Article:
HCV reinfection incidence and spontaneous clearance rates in HIV-positive men who have sex with men in Western Europe.

P. Ingiliz, T.C. Martin, A. Rodger, H.J. Stellbrink, S. Mauss, C. Boesecke, M. Mandorfer, J. Bottero, A. Baumgarten, Sanjay Bhagani, K. Lacombe, M. Nelson, J.K. Rockstroh

Research output: Contribution to journalArticlepeer-review

Abstract

Moderate cure rates of acute hepatitis C virus (HCV) infections with pegylated interferon and ribavirin (PR) have been described in the last decade in men who have sex with men (MSM) who are coinfected with the human immunodeficiency virus (HIV). However, a subsequent high incidence of HCV reinfections has been reported regionally in men who both clear the infection spontaneously or who respond to treatment.Retrospective analysis of reinfections in HIV infected MSM in eight centers from Austria, France, Germany, and the UK within the NEAT network between May 2002 and June 2014.Of 606 individuals who cleared HCV spontaneously or were successfully treated, 149 (24.6%) presented with a subsequent HCV reinfection. 30 out of 70 (43%) who cleared again or were successfully treated, presented with a second reinfection, 5 with a third, and one with a fourth reinfection. The reinfection incidence was 7.3/100 person-years (95% CI 6.2-8.6). A trend for lower incidence among individuals who had spontaneous cleared their incident infection than among individuals who were treated was found (Hazard ratio 0.62, 95% CI 0.38-1.02, p=0.06). Spontaneous clearance of reinfection was associated with ALT levels >1000 IU/ml and spontaneous clearance of a prior infection.HCV reinfection is an issue of major concern in HIV-positive MSM. Prevention strategies are needed for high-risk groups to reduce morbidity and treatment costs. HIV-positive MSM with a prior HCV-infection should be tested every 3 to 6 months for reinfection, those who had achieved a reinfection every 3 months.We evaluated the occurrence of HCV reinfection in HIV-positive men who have sex with men who were cured for a previous HCV infection. We found an alarming incidence of 7.3/100 person-years. Prevention measures need to address this specific subgroup of patients at high risk for HCV.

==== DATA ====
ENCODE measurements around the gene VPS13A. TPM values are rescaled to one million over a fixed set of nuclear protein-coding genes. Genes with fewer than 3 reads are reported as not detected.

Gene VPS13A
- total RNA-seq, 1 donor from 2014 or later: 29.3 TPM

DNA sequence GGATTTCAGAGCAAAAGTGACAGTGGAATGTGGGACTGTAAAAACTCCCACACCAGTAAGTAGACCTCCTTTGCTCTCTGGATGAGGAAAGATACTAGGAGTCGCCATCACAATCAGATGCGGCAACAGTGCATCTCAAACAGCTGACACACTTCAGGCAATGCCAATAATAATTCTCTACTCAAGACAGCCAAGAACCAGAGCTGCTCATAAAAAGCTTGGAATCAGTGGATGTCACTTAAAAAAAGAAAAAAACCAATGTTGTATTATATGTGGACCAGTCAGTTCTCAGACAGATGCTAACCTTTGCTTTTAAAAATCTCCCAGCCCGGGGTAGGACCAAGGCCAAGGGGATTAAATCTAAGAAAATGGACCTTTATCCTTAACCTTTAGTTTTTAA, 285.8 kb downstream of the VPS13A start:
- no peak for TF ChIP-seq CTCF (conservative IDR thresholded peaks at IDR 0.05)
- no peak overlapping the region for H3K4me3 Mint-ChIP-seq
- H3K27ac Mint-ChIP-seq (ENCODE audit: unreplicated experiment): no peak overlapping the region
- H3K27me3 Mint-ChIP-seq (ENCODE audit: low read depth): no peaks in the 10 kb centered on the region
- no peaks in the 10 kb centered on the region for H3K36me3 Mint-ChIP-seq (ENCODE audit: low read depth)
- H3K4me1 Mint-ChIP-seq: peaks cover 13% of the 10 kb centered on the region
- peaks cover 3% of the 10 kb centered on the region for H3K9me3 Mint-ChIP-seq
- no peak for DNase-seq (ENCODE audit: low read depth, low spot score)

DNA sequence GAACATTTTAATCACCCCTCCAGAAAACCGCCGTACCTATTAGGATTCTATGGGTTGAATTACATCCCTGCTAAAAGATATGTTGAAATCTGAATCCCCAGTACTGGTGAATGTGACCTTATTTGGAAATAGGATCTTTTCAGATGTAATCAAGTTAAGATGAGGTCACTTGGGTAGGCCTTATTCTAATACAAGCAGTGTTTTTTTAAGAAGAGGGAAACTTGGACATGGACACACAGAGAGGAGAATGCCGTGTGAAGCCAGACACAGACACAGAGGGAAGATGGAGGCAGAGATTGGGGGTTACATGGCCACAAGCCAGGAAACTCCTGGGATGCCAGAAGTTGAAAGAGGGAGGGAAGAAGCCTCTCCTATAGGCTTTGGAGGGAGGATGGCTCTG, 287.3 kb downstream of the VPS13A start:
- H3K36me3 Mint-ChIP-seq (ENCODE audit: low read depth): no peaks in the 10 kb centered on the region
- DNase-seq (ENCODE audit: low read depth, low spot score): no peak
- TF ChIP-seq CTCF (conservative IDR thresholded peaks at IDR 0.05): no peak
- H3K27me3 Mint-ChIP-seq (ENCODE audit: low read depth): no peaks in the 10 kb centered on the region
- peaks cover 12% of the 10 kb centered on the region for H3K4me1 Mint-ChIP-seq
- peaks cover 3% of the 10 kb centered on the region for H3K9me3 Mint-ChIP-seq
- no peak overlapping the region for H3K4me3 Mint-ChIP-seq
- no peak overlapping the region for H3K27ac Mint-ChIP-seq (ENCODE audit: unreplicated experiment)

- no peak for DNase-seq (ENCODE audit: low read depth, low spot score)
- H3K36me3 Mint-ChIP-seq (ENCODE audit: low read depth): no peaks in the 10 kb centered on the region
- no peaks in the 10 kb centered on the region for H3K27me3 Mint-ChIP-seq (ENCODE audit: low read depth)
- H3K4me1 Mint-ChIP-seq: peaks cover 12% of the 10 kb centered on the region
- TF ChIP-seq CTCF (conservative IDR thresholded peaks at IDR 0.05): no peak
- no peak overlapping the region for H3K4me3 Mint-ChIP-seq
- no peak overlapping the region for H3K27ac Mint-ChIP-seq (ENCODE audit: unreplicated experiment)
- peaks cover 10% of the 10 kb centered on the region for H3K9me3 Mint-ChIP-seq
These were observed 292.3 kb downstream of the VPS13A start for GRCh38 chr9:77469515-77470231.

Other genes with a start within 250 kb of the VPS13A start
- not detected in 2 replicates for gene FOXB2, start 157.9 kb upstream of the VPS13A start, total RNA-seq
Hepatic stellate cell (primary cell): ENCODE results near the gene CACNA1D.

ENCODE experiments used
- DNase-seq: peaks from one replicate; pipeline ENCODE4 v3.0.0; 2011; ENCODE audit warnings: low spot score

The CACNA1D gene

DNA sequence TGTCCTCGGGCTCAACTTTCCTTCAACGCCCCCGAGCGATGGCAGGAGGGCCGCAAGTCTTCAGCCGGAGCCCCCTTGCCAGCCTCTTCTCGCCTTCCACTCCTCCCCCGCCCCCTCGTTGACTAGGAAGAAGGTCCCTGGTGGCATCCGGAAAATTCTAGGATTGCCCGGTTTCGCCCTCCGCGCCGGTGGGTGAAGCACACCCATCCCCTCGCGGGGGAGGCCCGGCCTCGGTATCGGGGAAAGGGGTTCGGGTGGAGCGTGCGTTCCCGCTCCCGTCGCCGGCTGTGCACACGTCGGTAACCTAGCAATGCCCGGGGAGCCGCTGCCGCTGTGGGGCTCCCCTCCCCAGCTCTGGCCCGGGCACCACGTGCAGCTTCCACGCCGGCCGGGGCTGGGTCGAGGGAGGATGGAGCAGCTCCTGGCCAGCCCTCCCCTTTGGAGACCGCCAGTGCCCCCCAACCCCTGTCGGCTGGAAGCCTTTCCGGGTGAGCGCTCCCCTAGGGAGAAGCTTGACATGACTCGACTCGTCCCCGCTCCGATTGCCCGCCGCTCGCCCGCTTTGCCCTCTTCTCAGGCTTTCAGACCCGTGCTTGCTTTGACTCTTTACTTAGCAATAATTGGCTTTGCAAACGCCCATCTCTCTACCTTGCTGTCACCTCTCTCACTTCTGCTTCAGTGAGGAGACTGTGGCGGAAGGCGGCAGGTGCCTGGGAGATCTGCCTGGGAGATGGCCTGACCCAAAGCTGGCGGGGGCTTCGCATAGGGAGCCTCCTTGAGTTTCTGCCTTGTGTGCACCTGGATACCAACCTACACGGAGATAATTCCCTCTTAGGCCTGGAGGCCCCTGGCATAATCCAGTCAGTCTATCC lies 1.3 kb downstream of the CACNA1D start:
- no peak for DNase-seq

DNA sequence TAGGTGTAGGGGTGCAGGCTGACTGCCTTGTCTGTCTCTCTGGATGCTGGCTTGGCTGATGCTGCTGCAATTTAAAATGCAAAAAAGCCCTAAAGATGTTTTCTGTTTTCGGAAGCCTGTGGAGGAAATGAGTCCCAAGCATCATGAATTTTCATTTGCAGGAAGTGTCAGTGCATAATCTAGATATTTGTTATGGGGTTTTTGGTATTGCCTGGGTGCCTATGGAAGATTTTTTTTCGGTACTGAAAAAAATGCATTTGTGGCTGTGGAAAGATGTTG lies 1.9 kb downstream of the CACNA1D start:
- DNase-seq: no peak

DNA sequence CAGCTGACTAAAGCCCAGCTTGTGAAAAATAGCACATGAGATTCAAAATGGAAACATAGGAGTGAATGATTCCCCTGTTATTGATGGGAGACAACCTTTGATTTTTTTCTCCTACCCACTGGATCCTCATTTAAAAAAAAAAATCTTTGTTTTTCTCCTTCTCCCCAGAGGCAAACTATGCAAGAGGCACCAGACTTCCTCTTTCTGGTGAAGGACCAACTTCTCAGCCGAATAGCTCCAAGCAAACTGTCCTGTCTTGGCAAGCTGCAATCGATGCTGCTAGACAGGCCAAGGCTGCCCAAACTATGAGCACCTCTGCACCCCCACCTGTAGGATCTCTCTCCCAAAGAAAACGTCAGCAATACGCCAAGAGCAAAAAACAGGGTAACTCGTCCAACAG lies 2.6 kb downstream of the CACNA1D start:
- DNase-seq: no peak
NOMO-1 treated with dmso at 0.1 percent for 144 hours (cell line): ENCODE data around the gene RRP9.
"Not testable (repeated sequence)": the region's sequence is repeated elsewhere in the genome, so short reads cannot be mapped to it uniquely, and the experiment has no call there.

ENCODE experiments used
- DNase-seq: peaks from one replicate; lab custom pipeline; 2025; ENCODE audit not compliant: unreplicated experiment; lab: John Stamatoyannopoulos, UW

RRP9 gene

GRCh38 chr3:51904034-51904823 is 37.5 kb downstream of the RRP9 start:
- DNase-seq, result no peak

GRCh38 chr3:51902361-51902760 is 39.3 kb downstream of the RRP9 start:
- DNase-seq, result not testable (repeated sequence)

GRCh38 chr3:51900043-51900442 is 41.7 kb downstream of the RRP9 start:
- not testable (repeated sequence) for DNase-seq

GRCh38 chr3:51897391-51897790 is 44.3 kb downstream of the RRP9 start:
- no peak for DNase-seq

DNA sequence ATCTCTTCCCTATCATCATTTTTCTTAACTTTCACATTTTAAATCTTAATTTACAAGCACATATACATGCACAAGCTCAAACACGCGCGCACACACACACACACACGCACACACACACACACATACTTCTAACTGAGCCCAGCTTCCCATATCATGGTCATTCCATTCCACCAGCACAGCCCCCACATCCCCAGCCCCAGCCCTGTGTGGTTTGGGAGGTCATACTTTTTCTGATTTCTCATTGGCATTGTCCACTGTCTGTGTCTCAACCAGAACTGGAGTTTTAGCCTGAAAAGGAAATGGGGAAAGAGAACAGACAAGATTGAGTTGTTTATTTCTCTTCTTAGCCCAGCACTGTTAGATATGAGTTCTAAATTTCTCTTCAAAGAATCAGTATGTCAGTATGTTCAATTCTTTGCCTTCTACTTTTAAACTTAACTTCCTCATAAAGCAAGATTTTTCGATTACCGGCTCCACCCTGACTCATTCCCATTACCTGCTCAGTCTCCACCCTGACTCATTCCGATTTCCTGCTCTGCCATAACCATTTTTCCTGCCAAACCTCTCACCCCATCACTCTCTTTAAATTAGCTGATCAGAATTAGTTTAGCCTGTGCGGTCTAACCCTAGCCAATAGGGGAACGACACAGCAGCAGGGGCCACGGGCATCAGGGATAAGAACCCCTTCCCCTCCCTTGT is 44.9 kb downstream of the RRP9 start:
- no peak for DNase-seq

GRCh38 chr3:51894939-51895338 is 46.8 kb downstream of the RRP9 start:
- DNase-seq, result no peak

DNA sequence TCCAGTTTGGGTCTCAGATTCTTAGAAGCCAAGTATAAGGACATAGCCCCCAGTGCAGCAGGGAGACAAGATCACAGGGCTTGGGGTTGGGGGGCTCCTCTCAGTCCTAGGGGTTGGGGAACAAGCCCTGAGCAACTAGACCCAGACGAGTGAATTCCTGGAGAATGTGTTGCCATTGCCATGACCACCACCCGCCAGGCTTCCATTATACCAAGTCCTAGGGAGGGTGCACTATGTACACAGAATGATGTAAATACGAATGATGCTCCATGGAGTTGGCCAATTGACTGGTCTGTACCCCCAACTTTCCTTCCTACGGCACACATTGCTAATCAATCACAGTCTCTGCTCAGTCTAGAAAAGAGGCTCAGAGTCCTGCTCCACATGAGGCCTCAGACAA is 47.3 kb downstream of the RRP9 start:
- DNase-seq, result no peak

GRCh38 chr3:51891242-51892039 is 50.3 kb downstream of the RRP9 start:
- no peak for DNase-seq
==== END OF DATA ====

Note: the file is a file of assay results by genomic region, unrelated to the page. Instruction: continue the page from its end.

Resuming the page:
Original languageEnglish
JournalJournal of Hepatology
Volume66
Issue number2
Early online date17 Sep 2016
DOIs
Publication statusPublished - Feb 2017

Keywords

  • NEAT study group

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